Education Without Boundaries
As a high school student, Camden Kimura did relatively well and got OK grades. But she only did her work because she had to, not because she cared all that much. By the time she graduated she was completely burnt out. “I did not want to do more school,” she says.
Though Kimura was resistant to the idea of college, she heard her father out when he mentioned looking into Goucher, which he had read about in the book The Colleges That Change Lives.
They flew from the West Coast to tour Goucher, and Kimura was surprised by her reaction.
“When you visit college campuses, they can be really intimidating and really uncomfortable. Goucher was, of course, like that, but there was also this underlying sense that it is comfortable. So, in the end, I chose Goucher,” she says.
She did decide to defer a year, however, so she could retool and re-energize herself before stepping back into an academic environment.
With her leap year, Kimura worked for about six months in London at the Pax Lodge, one of the four centers for the World Association of Girl Guides and Girl Scouts. She had been a Girl Scout from second grade through her senior year of high school and had visited the lodge a few years earlier. On her troop leader’s advice, she signed up to help run programming activities and do cleaning and cooking in the facilities.
“It was hard work, but I loved it,” she says. “A big benefit was that it gave me a break in learning before entering Goucher, and I learned a lot about myself in the meantime.”
When she finally started classes at Goucher, something clicked for her. “Being at Goucher was the first time I ever just loved learning and loved my education,” she says. “I am still so into all of my classes.”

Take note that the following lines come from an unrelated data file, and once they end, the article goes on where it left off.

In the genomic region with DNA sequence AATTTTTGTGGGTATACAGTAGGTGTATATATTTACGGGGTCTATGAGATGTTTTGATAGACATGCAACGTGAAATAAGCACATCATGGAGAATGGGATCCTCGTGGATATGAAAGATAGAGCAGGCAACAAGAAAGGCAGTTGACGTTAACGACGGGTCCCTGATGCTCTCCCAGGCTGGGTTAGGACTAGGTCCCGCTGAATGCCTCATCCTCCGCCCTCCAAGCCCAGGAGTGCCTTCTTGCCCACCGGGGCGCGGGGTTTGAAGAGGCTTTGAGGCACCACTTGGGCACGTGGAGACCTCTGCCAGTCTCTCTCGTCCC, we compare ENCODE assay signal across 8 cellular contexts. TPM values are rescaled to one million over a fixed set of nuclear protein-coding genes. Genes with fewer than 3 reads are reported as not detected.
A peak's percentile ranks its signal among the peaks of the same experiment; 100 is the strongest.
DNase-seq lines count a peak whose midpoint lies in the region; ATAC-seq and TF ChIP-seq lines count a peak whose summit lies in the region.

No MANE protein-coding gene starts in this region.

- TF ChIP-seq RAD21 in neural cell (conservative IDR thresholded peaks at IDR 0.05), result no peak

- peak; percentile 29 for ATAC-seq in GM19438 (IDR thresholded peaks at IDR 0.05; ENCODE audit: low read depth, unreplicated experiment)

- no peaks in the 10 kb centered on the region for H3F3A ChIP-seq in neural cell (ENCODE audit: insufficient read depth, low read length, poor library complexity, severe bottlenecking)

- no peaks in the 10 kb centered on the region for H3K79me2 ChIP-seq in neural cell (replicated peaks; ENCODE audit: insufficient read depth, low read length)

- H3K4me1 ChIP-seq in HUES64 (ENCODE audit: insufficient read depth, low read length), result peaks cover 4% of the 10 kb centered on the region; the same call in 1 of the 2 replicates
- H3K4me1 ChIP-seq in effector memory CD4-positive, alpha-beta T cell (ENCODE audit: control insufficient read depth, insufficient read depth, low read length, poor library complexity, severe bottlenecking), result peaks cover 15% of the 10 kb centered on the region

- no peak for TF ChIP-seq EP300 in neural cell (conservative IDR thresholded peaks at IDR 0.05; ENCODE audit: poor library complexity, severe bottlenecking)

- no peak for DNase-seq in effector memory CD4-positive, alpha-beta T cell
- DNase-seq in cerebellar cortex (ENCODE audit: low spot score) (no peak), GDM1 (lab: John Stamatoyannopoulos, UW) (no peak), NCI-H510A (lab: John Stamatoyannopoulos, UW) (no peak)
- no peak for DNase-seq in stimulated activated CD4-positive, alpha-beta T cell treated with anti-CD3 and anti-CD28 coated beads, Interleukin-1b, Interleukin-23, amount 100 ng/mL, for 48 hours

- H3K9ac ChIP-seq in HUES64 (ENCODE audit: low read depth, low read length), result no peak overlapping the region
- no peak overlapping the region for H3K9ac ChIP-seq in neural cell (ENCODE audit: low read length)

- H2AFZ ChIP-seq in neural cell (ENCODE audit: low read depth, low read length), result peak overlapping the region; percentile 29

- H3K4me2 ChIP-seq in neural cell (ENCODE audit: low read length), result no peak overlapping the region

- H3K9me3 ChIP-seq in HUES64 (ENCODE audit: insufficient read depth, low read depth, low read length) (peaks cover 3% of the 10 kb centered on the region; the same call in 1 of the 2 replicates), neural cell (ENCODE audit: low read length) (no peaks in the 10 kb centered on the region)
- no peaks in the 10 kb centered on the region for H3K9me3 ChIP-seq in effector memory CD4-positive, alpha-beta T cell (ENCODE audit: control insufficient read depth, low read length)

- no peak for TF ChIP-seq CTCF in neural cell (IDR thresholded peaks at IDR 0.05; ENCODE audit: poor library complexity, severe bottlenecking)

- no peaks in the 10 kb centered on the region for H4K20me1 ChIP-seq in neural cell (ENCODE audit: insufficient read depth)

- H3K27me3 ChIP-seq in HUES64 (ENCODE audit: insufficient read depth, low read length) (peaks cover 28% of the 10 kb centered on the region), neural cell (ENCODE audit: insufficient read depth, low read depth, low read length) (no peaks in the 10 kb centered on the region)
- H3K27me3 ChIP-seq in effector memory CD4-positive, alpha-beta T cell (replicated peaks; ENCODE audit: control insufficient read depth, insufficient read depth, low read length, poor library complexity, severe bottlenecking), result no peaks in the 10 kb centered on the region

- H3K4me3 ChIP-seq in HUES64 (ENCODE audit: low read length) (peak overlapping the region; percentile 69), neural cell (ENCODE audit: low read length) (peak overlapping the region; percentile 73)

The blasé high school student is long gone. Now Kimura says she is glad to go to class because she knows that the professors are really excited to teach. She has written papers where she enjoyed the entire process and loved what she was writing. She even went through a kind of academic withdrawal when a literary theory class she was taking ended.
“I missed the discussions that we had with it and around it and resulting from it, which were so amazing,” she says.
She is even glad to go to her on-campus job in the preservation lab in the library, where she does low-level repairs on books, preps books for general circulation, and helps keep the stacks clean and orderly.
“I love working there; it is an extremely positive environment. Everyone’s there because they want to be there. They love their jobs and are very energized about their work,” she says admiringly.
Kimura recently declared an English major with dual concentrations in literature and creative writing, including short fiction and poetry. During her junior or senior year she plans to apply for a summer writing grant from Goucher’s Kratz Center for Creative Writing. These grants, which range from $1,000 to $3,000, are used to fund travel and research projects connected to a writing project, a writing-related internship, or attendance at a summer writers’ conference.
If she wins a grant, Kimara is contemplating using the funds to spend time researching or traveling to work on a poetry series about motherhood and Christian mysticism.
“That is what is great about Goucher. There are so many opportunities to do all these fun things,” she says.
For what others may view as more mainstream fun, Kimura spends a lot of time hanging out with friends doing low-key things on campus, like making meals together or gathering to watch all nine seasons of The X-Files.
“I don’t attend many parties, but I have managed to find a wonderful group of friends who have become a major support network for me and who I cannot fathom attending Goucher without,” she says.
Kimura says she really appreciates that her friends come from different places and that they have so many varying opinions, perspectives, and attitudes toward life and Goucher.
“I’ve noticed we sometimes sit around and just tell each other stories about where we grew up or where we have been,” she says. “Even within my social group, I feel I am learning. It’s a wonderful thing.”